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Inspiring Stories From UoPeople Instructors

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To make a tuition-free university a reality, the power of volunteers is displayed through inspiring stories from UoPeople instructors.

In 2009, University of the People opened its doors with the primary goal to offer affordable, quality and accessible higher education for all people around the world. As a non-profit, accredited academic institution, UoPeople’s tuition-free education has been able to help transform the lives of over 18,500 students and counting. In order to be able to support thousands of students from over 200 countries and territories in earning their degrees, UoPeople continues to rely on the helpful hands of thousands of volunteers.

 

At UoPeople, the volunteers who dedicate their time as course instructors also work at some of the most highly ranked institutions around the world. They have come together to help change the lives of so many students, and at the same time, their lives have been changed, too.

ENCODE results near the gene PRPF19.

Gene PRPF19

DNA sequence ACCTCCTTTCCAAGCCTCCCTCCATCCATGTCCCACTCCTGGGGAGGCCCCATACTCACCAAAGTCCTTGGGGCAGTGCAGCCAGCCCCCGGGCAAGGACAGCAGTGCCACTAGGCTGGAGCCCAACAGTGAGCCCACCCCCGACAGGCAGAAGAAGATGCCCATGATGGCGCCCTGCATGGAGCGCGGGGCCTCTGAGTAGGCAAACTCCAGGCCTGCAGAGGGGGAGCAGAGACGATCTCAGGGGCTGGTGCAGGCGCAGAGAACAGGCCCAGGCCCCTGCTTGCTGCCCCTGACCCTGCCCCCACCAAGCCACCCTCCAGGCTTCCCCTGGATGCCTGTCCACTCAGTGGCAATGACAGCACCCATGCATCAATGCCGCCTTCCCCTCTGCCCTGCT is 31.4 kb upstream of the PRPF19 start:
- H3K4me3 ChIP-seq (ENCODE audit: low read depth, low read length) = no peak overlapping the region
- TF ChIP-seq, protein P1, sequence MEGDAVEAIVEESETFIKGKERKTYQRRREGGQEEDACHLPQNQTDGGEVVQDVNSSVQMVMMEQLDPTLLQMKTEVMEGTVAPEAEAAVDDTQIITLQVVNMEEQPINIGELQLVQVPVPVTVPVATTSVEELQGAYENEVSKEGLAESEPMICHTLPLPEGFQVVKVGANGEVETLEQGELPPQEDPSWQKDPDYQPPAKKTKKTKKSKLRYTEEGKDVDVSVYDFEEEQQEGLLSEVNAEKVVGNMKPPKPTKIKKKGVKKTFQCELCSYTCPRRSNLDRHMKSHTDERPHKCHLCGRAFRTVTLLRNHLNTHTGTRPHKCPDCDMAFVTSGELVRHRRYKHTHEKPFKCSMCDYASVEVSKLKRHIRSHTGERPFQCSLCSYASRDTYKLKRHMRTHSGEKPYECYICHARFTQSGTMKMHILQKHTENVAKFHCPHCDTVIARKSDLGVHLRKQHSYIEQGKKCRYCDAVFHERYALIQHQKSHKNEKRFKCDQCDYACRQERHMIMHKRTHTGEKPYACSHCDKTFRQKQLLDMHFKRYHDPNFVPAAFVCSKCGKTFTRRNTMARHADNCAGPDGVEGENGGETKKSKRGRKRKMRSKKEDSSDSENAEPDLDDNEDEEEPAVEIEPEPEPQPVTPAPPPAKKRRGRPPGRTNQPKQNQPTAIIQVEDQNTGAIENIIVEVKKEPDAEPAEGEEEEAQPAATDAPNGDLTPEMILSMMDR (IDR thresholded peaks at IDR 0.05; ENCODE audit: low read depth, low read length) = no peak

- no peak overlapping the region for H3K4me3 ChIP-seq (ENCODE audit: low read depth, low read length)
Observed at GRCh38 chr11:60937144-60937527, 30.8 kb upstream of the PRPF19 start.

Diversity of Students Offers Different Perspectives

With an entirely online educational platform, UoPeople makes it possible for students anywhere with an internet connection to learn. For this reason, the student body is extremely diverse and represents over 200 countries and territories, and also includes the enrollment of refugees from various countries. With the diverse student body and pedagogical model comes the diversity of perspectives and learning styles which helps to inform and broaden the minds of professors and students alike.

 

Not only do students learn from one another in this model, but instructors also learn from their students. For example, Emma Awuku-Sowah, who teaches Biology for Health Studies and an Introduction to Environmental Science and trains other faculty members, says, “The thing that inspires me most about teaching at UoPeople is the opportunity it affords me to actually also learn something from the rich variety of students and faculty that converge in this fantastic virtual space.”

 

 

 

 

In fact, one of her students was so inspired and moved by what he learned in class about the impact of climate change and the survival of bees that he cultivated sap in order to protect bees on his own land. The transformative nature of education that can allow for real world action is what UoPeople and its professors believe in by promoting the mission to use knowledge that’ll ultimately achieve world peace and solve some of the world’s biggest challenges.